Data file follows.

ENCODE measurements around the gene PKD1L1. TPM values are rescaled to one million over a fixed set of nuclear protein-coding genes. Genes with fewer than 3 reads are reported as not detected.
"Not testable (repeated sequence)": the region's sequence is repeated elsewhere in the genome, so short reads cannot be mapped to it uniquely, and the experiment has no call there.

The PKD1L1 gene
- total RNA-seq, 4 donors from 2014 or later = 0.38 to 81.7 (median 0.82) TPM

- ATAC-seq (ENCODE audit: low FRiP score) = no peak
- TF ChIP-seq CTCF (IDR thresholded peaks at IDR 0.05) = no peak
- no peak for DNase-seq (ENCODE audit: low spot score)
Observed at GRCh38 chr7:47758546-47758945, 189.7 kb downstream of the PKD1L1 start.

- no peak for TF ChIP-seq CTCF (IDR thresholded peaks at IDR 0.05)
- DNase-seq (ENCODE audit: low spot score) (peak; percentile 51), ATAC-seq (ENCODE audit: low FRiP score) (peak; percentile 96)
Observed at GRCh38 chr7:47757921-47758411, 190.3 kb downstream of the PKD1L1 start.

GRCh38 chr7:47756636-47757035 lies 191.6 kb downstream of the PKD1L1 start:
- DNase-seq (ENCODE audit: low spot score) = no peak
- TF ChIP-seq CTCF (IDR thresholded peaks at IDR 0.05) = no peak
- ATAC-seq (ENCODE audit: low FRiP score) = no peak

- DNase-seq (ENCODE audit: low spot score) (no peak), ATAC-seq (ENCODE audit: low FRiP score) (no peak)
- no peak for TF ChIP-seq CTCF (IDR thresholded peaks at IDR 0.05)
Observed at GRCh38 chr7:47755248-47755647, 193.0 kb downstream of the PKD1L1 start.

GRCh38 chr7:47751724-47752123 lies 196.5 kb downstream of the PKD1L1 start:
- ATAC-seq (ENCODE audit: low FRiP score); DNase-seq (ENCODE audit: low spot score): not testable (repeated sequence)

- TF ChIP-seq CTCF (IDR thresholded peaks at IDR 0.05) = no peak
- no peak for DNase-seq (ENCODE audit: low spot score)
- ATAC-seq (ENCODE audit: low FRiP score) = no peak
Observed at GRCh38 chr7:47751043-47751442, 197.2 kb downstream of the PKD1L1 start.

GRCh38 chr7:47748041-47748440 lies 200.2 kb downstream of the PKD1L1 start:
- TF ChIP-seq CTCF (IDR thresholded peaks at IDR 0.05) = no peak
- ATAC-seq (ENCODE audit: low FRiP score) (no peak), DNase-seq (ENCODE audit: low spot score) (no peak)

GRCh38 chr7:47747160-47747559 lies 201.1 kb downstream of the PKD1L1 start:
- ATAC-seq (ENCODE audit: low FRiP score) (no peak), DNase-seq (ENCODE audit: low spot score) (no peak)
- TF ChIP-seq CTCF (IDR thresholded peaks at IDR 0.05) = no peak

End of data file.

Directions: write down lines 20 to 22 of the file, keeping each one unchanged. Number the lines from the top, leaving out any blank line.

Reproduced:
- ATAC-seq (ENCODE audit: low FRiP score); DNase-seq (ENCODE audit: low spot score): not testable (repeated sequence)

- TF ChIP-seq CTCF (IDR thresholded peaks at IDR 0.05) = no peak
- no peak for DNase-seq (ENCODE audit: low spot score)